Fill those long lockdown hours with our guide to the best new shows and series available to stream this spring
Netflix, iPlayer, Amazon Prime, Disney+ – whatever your streaming service of choice, chances are it’s become something of a lifeline over the past year. Thanks to pandemic-induced lockdowns we’ve never watched so much TV. It’s a good job, then, that there’s never been so much great TV to watch – and 2021 looks set to take peak TV to the next level. From the big names hitting our small screens to the hard-hitting shows everyone is going to be talking about, here’s our guide to the best new TV series to watch in spring 2021.
It’s A Sin
After his too-close-to-home hit Years and Years struck a chord on BBC One in 2019, Russell T Davies is changing tack (and channels) with his latest series, It’s A Sin, which airs on Channel 4 in January. Following a group of young gay men who arrive in London just as the 1980s AIDs epidemic is striking the capital, the series centres on Ritchie, an 18-year-old aspiring actor played by Years & Years band member Olly Alexander. Stephen Fry, Neil Patrick Harris and Keeley Hawes round off a starry cast in what is guaranteed to be a memorable watch.
Where to watch: Channel 4, 22 January
The White Tiger
Starring Priyanka Chopra Jonas and based on the New York Times best-selling book of the same name, this intense drama directed by Ramin Bahrani explores the strict class system that dictates life in modern India. Following Balram Halwai (Adarsh Gourav), the son of a rickshaw driver who finds himself coming face-to-face with the corrupt upper classes, don’t expect an uplifting Slumdog Millionaire-style story. This is an unflinching look at the effects of inequality told in a tale already being tipped for Oscars.
Where to watch: Netflix, 22 January
Snowpiercer, Season 2
If you haven’t seen the first season of Netflix’s dystopian thriller Snowpiercer, we highly recommend you check it out before season two premieres at the end of January. But steel yourself – this isn’t an easy watch. Inspired by the French graphic novel Le Transperceneige and based on the 2013 Bong Joon-Ho film of the same name, Snowpiercer is set in a post-apocalyptic world where, after an attempt to solve climate change causes the world to freeze over, the last remnants of humanity are surviving on a perpetually moving train that’s 1,001 cars long. Taking in issues of class, wealth, privilege and authoritarianism, Snowpiercer doesn’t shy away from the visceral and, with Sean Bean joining the cast as the mysterious Mr Willford, season two looks to be every bit as epic.
Where to watch: Netflix, 26 January
We could all use something gentle, heart-warming and down-to-earth right now and that’s just what Netflix is delivering in Firefly Lane. Based on the novel by Kristin Hannah, the series stars Katherine Heigl and Sarah Chalke as childhood best friends whose relationship goes through the bumps of fall outs, jealousy, motherhood, careers, marriage and much more during the 30-year span over which the story is told. A perfect Sunday night watch.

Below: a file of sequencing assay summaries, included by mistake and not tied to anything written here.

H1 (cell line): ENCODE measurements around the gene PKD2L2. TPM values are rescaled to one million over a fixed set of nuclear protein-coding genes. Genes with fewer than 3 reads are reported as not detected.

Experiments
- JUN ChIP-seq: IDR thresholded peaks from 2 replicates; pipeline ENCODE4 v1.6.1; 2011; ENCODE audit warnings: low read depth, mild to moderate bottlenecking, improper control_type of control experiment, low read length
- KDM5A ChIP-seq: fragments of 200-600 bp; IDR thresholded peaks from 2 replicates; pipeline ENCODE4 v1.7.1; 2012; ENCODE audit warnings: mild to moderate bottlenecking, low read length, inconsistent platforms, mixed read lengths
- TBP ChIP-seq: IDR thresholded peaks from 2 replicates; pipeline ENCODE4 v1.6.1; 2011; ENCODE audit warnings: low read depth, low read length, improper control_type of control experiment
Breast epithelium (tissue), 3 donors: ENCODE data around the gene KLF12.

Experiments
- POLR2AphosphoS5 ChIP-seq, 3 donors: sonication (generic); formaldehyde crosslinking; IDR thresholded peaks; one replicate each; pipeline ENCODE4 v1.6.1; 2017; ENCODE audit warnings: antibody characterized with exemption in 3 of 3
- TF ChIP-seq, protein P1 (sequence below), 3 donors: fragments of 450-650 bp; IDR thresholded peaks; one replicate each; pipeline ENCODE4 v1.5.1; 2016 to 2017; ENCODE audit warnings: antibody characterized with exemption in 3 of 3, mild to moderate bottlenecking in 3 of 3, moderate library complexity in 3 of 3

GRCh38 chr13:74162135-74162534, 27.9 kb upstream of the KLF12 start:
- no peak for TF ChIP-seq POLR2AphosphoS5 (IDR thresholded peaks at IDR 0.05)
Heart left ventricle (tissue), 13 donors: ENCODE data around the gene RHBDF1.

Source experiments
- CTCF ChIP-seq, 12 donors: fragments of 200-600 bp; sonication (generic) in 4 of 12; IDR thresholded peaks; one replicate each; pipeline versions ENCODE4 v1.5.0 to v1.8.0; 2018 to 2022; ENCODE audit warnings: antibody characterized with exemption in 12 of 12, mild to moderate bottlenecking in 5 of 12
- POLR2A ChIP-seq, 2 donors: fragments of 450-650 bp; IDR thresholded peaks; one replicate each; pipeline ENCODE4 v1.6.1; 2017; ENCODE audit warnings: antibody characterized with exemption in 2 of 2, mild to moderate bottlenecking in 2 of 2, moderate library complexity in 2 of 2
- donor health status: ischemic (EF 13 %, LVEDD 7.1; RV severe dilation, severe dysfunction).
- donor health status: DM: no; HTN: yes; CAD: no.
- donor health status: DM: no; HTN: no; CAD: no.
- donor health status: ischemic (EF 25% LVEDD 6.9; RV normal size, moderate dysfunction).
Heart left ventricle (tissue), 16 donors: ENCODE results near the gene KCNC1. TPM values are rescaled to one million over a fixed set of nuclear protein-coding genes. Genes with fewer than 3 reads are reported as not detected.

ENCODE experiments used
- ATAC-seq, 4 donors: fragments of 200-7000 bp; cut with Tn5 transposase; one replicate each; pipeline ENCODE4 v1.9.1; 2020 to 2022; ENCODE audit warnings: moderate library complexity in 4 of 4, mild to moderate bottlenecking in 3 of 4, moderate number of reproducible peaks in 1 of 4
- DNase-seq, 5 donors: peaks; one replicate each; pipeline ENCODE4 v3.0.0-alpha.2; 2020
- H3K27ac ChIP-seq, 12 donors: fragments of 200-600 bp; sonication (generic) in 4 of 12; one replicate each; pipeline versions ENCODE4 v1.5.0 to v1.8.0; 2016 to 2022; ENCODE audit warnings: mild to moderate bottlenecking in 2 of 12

Where to watch: Netflix, 3 February
The Falcon and the Winter Soldier
Looking for a little bit of superhero silliness but don’t have the time or energy to sit through two hours of Avengers? Disney+ has got you covered this year with a whole universe of new TV shows spun from its Marvel franchise. The first, WandaVision, debuted in mid-January to rave reviews while the second will see Anthony Mackie and Sebastian Stan reprise their roles as Sam Wilson (Falcon) and Bucky Barnes (the Winter Soldier), respectively. Daniel Brühl, Emily VanCamp and Wyatt Russell will also join the cast as the heroes take on anarchist group, the Flag-Smashers.
Where to watch: Disney+, 19 March
Line of Duty, Season Six
The pandemic delayed the release of this hugely popular BBC police drama last year and, while the exact release date of season six is still to be announced, fans won’t have to wait much longer for the next series of Line of Duty. The storylines of series five may, admittedly, have been a little shaky, but with the familiar cast of AC-12 returning, with a new addition in Kelly Macdonald, we can’t wait to see what screenwriter Jed Mercurio comes up with next.
Where to watch: BBC One, February/March (TBC)
The Pursuit of Love
Created in collaboration with Amazon Prime, this adaptation of Nancy Mitford’s famous novel follows Linda Radlett (Lily James) and Fanny Logan (Emily Beecham) as they set off across Europe in search of the perfect husband. Set between the two World Wars, the costuming and scenery are as much a draw here as Emily Mortimer’s exquisite writing and direction – and it helps that the supporting cast includes Dominic West and Andrew Scott.
Where to watch: BBC One, March (TBC)
The North Water
Colin Farrell will make his first small screen appearance since 2015’s True Detective this year – and it’s going to be available for all on the BBC. Farrell will join an all-star cast, including Jack O’Connell and Stephen Graham, in The North Water, a nail-biting adaptation of Ian McGuire’s novel of the same name. The series tells the tale of a group of morally ambiguous 1850s whalers (including Farrell’s murderous harpooner Drax) whose ship runs into trouble in the Arctic leaving them fighting for survival in a frozen wasteland.
Pickups for the upcoming BBC drama were successfully shot at Black Hangar Studios, inside the 32,000 Sq ft Stage (which has now been freshly soundproofed). Following carefully Covid-compliant guidelines.
Where to watch: BBC Two, April (TBC)